Firefly’s new owners tout festival changes for ‘Great Atlantic Campout’

DOVER — On Friday the gates to the Firefly Music Festival will swing open just east of the Dover International Speedway and thousands of music fans will mob the grounds for the eighth annual three-day outdoor camping/music festival.

The perennial question on patrons’ lips is: what’s new this year? This is particularly the case this year since the festival came under new ownership in 2018.

AEG Presents, who was already a majority holder in Firefly, acquired the remaining ownership shares of the festival last summer from Red Frog Events, a Chicago-based event company. Since then, AEG — the concert promoter behind events such as Coachella and Stagecoach in Southern California, Panorama Festival in New York City and 8,000 concerts a year — has handled promotion and production of Firefly.

Holding a press conference on Wednesday at the festival grounds, called The Woodlands, organizers met with the media, delegates and partners to get into more detail about recent changes

The first change that caught fans’ attention, announced last year, was that the festival was trimmed from four days to three. However, this wasn’t discussed during the event, taking back seat to the organizers’ “excitement” about recent investments in the venue.

Though The Woodlands is owned by Dover International Speedway, Firefly’s festival director Stephanie Mezzano says they’ve continued to update and improve infrastructure at the site to help make it “Firefly’s forever home.”
“Our largest investment this year has been focused on our campgrounds,” she said. “We invested heavily in the North Hub Beach Club. It’s now a fully sand beach — the entire thing covered in sand. We have a stage there, a Tiki bar, it has a volleyball court installed by Visit Delaware and we also added a permanent shower building — it’s massive.”

Ms. Mezzano noted that in previous years the festival devoted resources to updating the inside of the festival grounds, but 2019’s goal had been to improve the campgrounds. The new shower building contains 200 individual stalls, complete with male and female locker rooms. The sand beach will have water splash pads for lounging and a water slide as well.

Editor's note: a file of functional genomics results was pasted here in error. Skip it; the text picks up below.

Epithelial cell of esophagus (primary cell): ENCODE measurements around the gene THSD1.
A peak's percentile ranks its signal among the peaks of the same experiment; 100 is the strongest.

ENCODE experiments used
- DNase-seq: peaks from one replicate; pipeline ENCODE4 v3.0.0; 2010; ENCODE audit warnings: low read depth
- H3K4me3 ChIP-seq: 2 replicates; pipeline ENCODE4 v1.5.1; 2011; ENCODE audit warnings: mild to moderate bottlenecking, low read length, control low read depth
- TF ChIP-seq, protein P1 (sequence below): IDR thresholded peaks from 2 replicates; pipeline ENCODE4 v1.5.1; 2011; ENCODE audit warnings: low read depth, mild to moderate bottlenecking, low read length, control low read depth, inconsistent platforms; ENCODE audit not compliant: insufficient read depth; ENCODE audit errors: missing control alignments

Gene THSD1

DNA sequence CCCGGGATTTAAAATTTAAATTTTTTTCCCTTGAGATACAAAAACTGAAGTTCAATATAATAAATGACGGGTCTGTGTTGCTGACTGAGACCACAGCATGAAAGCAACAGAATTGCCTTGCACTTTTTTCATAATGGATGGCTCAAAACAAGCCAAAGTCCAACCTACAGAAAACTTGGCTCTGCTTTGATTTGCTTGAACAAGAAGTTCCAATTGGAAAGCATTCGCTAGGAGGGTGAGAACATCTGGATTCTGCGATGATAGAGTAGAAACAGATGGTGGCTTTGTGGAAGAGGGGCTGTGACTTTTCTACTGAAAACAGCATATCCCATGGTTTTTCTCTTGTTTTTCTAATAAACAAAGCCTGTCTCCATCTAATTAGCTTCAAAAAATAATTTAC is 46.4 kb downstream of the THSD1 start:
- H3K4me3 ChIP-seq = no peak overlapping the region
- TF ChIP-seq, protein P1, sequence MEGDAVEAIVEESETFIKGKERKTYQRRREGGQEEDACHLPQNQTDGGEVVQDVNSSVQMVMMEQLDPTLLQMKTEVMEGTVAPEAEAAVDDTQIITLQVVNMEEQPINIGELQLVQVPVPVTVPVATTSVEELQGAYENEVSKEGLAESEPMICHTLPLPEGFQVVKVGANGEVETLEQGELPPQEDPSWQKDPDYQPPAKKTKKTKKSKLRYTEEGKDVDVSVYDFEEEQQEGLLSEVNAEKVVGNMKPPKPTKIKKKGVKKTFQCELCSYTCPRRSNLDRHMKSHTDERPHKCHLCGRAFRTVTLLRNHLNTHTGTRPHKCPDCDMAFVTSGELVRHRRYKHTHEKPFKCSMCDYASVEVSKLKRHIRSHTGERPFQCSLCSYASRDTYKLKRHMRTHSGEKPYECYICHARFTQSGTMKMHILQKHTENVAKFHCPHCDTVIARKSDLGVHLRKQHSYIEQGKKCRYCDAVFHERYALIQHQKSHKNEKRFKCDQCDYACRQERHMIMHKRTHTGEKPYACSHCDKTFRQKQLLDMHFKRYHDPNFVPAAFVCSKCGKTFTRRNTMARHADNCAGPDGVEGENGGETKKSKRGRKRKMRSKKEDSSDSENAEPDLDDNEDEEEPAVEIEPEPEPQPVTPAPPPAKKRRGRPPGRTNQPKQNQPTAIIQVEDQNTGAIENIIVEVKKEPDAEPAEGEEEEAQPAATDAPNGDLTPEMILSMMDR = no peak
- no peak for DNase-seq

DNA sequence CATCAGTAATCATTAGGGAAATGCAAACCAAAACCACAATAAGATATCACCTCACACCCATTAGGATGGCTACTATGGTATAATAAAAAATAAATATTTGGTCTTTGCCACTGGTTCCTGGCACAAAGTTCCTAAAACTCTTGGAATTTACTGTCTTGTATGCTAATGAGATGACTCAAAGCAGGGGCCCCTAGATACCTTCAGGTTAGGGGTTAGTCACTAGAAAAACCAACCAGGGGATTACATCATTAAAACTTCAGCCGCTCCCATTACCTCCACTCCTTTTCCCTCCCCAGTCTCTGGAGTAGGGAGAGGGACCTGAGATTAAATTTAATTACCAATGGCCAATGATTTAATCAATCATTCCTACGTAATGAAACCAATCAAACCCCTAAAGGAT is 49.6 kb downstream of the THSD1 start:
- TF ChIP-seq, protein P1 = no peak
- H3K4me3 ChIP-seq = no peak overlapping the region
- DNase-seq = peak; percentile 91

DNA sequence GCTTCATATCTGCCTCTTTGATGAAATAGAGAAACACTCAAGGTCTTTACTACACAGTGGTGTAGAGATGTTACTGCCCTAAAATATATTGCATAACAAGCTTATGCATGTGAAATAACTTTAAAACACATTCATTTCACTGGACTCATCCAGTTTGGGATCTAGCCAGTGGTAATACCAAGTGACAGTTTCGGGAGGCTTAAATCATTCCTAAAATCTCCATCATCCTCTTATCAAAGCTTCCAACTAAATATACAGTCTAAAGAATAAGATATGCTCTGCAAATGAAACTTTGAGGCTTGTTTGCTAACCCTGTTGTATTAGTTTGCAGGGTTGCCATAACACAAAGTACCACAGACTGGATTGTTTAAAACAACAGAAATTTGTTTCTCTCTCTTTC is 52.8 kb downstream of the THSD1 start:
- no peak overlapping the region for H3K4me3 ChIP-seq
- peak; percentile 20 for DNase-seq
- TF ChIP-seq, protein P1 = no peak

“Camping can be a little hard with all the walking around and staying in tents, but this gives our fans somewhere to go to get ready for the festival,” said Ms. Mezzano. “It’s really to add more comfort to our fans’ experience.”
Billing itself as the “east coast’s largest music and camping festival,” festival orgaizers said the new more than $1 million investment support their “immersive camping experience” called The Great Atlantic Campout.

The grounds will also feature several “ranger stations” where campers can access information from knowledgeable Rangers.

They will provide charging stations, communal grills and fire pits, water refill stations, restrooms and be able to refill trash and recycling bags.
Additionally, Ms. Mezzano said more programing and features were being added to the lineup inside the festival.
“We’re adding more new things than ever,” she said. “There are three new stages, and the production level is going to be better than ever too. There will be interactive programming too like comedy shows and dating games — something a little different to keep people entertained in between seeing their favorite bands.”
Other features to amuse festival goers like a butterfly sanctuary, art installations, Bocce ball courts and a high-end supper club have also been added this year, say organizers.

Gushing about the mainstay festival, Gov. John Carney spoke at the event on Wednesday saying that it has helped attract people to the state.
“It seems like you ramp it up a little more each and every year with your marketing expertise and connection with your audience,” he said. “It’s great to have really interesting and cool things for people to do here — for both residents of our state and to attract visitors. Firefly has to be one of the best. It’s a magical event for sure and it’s a partnership between a lot of public agencies too.”

Working with the Delaware Tourism Office and DelDOT, the festival launched a shuttle program this year with bus services to Wilmington, Newark and the beaches. Organizers said it was intended to expand the festival’s reach in the state while offering a safe way to travel to and from the event.

“We’re thrilled to announce that it exceeded our expectations and the shuttle program actually completely sold out on Monday,” said Ms. Mezzano.

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